Radiofrequency radiation reshapes tumor immune microenvironment into antitumor phenotype in pulmonary metastatic melanoma by inducing active transformation of tumor-infiltrating CD8+ T and NK cells

Jia-zheng Jiao1,2, Yang Zhang3,4, Wen-juan Zhang1,2, Min-di He1,2, Meng Meng5, Tao Liu5, Qin-long Ma1,2, Ya Xu3,4, Peng Gao1,2, Chun-hai Chen1,2, Lei Zhang1,2, Hui-feng Pi1,2, Ping Deng1,2, Yong-zhong Wu4, Zhou Zhou6, Zheng-ping Yu1,2, You-cai Deng5, Yong-hui Lu1,2
1 Key Laboratory for Electromagnetic Radiation Medical Protection of Ministry of Education, Army Medical University, Chongqing 400038, China
2 Department of Occupational Health, College of Preventive Medicine, Army Medical University, Chongqing 400038, China
3 Radiation Biology Center, Chongqing University Cancer Hospital, Chongqing 400030, China
4 Radiation Oncology Center, Chongqing University Cancer Hospital, Chongqing 400030, China
5 Department of Clinical Hematology, College of Pharmacy and Laboratory Medicine, Army Medical University, Chongqing 400038, China
6 Center for Neurointelligence, School of Medicine, Chongqing University, Chongqing 400030, China
Correspondence to: Zheng-ping Yu:, You-cai Deng:, Yong-hui Lu:,
DOI: 10.1038/s41401-024-01260-5
Received: 25 December 2023
Accepted: 3 March 2024
Advance online: 27 March 2024


Immunosuppression by the tumor microenvironment is a pivotal factor contributing to tumor progression and immunotherapy resistance. Priming the tumor immune microenvironment (TIME) has emerged as a promising strategy for improving the efficacy of cancer immunotherapy. In this study we investigated the effects of noninvasive radiofrequency radiation (RFR) exposure on tumor progression and TIME phenotype, as well as the antitumor potential of PD-1 blockage in a model of pulmonary metastatic melanoma (PMM). Mouse model of PMM was established by tail vein injection of B16F10 cells. From day 3 after injection, the mice were exposed to RFR at an average specific absorption rate of 9.7 W/kg for 1 h per day for 14 days. After RFR exposure, lung tissues were harvested and RNAs were extracted for transcriptome sequencing; PMM-infiltrating immune cells were isolated for single-cell RNA-seq analysis. We showed that RFR exposure significantly impeded PMM progression accompanied by remodeled TIME of PMM via altering the proportion and transcription profile of tumor-infiltrating immune cells. RFR exposure increased the activation and cytotoxicity signatures of tumor-infiltrating CD8+ T cells, particularly in the early activation subset with upregulated genes associated with T cell cytotoxicity. The PD-1 checkpoint pathway was upregulated by RFR exposure in CD8+ T cells. RFR exposure also augmented NK cell subsets with increased cytotoxic characteristics in PMM. RFR exposure enhanced the effector function of tumor-infiltrating CD8+ T cells and NK cells, evidenced by increased expression of cytotoxic molecules. RFR-induced inhibition of PMM growth was mediated by RFR-activated CD8+ T cells and NK cells. We conclude that noninvasive RFR exposure induces antitumor remodeling of the TIME, leading to inhibition of tumor progression, which provides a promising novel strategy for TIME priming and potential combination with cancer immunotherapy.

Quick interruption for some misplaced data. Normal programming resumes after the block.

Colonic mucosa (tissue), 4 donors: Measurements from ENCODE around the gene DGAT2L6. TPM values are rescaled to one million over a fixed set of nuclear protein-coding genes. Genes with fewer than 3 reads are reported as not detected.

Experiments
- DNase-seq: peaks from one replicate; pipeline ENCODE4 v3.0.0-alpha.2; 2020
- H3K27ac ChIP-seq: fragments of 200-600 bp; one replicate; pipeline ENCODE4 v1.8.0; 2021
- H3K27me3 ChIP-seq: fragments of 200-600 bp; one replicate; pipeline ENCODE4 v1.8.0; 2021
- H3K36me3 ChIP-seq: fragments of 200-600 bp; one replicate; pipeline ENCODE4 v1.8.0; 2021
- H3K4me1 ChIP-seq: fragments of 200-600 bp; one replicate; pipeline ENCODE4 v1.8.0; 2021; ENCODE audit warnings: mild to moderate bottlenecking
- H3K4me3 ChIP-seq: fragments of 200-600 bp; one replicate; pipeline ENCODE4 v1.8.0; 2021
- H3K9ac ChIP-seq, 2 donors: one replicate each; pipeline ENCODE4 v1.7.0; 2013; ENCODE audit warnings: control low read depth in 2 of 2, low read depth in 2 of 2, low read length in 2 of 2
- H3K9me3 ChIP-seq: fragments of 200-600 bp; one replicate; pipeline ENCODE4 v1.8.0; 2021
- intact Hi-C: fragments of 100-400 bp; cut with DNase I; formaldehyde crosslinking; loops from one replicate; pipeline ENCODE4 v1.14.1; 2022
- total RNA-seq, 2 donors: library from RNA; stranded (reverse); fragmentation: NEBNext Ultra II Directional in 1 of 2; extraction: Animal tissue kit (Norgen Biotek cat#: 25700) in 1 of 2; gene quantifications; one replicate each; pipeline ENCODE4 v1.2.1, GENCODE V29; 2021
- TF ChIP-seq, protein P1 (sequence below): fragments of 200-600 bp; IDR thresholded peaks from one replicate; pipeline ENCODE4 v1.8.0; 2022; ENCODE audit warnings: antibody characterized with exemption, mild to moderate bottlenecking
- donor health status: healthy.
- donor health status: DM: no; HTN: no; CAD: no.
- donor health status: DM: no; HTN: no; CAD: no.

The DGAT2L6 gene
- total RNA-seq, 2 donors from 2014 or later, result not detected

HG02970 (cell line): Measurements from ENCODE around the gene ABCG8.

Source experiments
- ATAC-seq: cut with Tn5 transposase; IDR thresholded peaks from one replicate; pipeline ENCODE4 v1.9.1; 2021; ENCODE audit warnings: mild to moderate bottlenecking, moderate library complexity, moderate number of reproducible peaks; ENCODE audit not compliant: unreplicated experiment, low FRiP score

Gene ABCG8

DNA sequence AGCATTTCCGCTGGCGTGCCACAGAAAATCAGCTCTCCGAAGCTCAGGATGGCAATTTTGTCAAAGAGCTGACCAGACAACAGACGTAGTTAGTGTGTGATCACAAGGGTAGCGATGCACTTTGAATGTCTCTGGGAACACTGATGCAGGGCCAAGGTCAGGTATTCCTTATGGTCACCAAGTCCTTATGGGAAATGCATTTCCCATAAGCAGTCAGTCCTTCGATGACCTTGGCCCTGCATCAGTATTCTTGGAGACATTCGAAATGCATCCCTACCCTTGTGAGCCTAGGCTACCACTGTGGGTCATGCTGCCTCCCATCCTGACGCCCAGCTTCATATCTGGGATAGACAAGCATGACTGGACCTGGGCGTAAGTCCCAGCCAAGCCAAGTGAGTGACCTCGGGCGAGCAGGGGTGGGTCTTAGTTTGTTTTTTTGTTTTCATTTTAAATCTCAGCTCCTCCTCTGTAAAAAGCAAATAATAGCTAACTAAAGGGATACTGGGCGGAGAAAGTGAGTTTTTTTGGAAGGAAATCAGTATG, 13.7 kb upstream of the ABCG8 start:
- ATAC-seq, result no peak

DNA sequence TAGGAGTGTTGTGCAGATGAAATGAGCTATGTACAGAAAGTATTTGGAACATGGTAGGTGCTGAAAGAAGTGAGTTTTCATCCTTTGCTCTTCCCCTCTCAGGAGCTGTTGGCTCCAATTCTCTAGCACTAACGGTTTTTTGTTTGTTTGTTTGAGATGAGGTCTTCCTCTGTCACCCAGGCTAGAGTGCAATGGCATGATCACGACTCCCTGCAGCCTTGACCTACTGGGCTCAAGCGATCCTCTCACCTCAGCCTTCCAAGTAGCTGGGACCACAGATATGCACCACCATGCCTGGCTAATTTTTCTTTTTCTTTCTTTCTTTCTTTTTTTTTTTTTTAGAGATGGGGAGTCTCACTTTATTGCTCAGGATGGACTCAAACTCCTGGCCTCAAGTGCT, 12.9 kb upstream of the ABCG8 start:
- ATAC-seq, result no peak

Keywords: pulmonary metastatic melanoma; radiofrequency radiation; tumor immune microenvironment; CD8+ T cells; NK cells; cancer immunotherapy

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